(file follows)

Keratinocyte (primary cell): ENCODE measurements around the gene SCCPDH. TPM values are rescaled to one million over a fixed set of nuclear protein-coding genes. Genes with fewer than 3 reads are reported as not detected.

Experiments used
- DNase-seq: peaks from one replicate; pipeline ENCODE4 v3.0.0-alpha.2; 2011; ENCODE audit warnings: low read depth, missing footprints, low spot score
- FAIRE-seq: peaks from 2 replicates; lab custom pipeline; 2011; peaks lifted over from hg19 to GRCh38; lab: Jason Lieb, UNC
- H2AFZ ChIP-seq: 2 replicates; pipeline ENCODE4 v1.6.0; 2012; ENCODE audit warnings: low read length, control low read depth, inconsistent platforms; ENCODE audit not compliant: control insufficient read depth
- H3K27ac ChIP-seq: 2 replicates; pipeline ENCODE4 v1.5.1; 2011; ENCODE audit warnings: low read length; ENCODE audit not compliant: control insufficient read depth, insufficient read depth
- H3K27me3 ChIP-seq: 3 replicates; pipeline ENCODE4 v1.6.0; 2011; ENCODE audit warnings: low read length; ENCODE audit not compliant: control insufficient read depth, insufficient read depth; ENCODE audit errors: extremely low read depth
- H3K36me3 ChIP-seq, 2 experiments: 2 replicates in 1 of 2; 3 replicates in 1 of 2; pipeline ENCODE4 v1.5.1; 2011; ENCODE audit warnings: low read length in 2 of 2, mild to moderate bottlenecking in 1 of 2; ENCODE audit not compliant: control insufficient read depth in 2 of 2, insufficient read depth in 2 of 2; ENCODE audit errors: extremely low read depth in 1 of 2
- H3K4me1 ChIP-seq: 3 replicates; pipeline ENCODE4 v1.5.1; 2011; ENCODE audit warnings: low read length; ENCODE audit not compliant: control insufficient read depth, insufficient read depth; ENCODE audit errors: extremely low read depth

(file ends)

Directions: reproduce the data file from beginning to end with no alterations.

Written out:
Keratinocyte (primary cell): ENCODE measurements around the gene SCCPDH. TPM values are rescaled to one million over a fixed set of nuclear protein-coding genes. Genes with fewer than 3 reads are reported as not detected.

Experiments used
- DNase-seq: peaks from one replicate; pipeline ENCODE4 v3.0.0-alpha.2; 2011; ENCODE audit warnings: low read depth, missing footprints, low spot score
- FAIRE-seq: peaks from 2 replicates; lab custom pipeline; 2011; peaks lifted over from hg19 to GRCh38; lab: Jason Lieb, UNC
- H2AFZ ChIP-seq: 2 replicates; pipeline ENCODE4 v1.6.0; 2012; ENCODE audit warnings: low read length, control low read depth, inconsistent platforms; ENCODE audit not compliant: control insufficient read depth
- H3K27ac ChIP-seq: 2 replicates; pipeline ENCODE4 v1.5.1; 2011; ENCODE audit warnings: low read length; ENCODE audit not compliant: control insufficient read depth, insufficient read depth
- H3K27me3 ChIP-seq: 3 replicates; pipeline ENCODE4 v1.6.0; 2011; ENCODE audit warnings: low read length; ENCODE audit not compliant: control insufficient read depth, insufficient read depth; ENCODE audit errors: extremely low read depth
- H3K36me3 ChIP-seq, 2 experiments: 2 replicates in 1 of 2; 3 replicates in 1 of 2; pipeline ENCODE4 v1.5.1; 2011; ENCODE audit warnings: low read length in 2 of 2, mild to moderate bottlenecking in 1 of 2; ENCODE audit not compliant: control insufficient read depth in 2 of 2, insufficient read depth in 2 of 2; ENCODE audit errors: extremely low read depth in 1 of 2
- H3K4me1 ChIP-seq: 3 replicates; pipeline ENCODE4 v1.5.1; 2011; ENCODE audit warnings: low read length; ENCODE audit not compliant: control insufficient read depth, insufficient read depth; ENCODE audit errors: extremely low read depth